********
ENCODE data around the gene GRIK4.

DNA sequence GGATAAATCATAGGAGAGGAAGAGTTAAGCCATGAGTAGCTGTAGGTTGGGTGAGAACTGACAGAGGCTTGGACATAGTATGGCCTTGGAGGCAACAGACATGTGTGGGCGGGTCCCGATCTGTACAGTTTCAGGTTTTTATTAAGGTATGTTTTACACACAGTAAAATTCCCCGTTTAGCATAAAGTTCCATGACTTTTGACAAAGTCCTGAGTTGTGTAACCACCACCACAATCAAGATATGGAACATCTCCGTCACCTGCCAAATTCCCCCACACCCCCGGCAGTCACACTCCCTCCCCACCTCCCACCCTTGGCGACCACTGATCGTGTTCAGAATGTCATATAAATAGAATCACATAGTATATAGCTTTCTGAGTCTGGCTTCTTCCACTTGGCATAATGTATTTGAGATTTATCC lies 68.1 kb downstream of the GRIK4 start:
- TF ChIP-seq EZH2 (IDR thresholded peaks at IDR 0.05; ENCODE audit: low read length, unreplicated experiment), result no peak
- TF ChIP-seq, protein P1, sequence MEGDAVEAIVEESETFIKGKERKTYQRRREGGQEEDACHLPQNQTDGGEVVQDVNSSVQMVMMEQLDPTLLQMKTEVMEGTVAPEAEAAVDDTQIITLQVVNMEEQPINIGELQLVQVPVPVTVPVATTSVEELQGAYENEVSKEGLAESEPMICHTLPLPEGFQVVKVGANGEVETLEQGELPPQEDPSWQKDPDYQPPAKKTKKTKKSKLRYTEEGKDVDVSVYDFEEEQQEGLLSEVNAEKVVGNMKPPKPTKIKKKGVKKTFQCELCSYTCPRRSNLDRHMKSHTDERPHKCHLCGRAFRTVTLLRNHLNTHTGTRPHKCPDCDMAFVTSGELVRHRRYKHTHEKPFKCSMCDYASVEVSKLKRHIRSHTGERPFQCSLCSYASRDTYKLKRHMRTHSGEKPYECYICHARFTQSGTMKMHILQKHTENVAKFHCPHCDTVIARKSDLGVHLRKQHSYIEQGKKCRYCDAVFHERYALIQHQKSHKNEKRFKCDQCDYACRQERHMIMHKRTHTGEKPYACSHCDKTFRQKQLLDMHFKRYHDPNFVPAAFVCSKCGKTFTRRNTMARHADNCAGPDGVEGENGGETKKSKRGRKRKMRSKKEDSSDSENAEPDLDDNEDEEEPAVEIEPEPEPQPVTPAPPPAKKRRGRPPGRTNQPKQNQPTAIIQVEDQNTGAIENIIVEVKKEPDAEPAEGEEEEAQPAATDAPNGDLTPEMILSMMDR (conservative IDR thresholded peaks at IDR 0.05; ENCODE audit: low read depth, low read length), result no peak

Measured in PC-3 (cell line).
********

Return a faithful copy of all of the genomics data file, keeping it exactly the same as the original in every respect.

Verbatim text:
ENCODE data around the gene GRIK4.

DNA sequence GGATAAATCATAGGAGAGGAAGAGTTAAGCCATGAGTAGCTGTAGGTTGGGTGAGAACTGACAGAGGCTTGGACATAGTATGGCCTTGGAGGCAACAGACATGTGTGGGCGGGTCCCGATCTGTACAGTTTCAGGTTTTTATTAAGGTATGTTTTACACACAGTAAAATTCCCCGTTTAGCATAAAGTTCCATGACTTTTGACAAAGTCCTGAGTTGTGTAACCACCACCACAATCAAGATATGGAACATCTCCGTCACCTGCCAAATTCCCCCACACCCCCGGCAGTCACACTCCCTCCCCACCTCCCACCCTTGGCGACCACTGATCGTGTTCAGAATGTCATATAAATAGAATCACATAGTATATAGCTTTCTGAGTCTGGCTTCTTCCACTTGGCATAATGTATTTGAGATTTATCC lies 68.1 kb downstream of the GRIK4 start:
- TF ChIP-seq EZH2 (IDR thresholded peaks at IDR 0.05; ENCODE audit: low read length, unreplicated experiment), result no peak
- TF ChIP-seq, protein P1, sequence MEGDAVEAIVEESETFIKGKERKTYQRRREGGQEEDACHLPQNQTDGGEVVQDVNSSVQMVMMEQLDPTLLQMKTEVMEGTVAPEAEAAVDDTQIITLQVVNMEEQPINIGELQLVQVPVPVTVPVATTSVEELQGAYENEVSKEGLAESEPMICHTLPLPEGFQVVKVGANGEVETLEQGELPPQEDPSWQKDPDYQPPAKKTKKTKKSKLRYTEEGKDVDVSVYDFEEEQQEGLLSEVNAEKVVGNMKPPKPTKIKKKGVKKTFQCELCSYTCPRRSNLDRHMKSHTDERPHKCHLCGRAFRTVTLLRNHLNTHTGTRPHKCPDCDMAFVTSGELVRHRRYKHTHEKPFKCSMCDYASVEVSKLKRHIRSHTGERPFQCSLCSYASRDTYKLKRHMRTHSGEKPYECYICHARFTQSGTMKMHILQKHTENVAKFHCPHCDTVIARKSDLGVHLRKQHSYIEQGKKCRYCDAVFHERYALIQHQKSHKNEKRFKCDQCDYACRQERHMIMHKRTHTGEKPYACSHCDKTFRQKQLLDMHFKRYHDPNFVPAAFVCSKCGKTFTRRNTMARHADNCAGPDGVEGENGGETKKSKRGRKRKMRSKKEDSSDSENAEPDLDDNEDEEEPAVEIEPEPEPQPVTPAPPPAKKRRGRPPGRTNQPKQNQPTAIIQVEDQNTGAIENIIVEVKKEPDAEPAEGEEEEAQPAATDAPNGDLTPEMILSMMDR (conservative IDR thresholded peaks at IDR 0.05; ENCODE audit: low read depth, low read length), result no peak

Measured in PC-3 (cell line).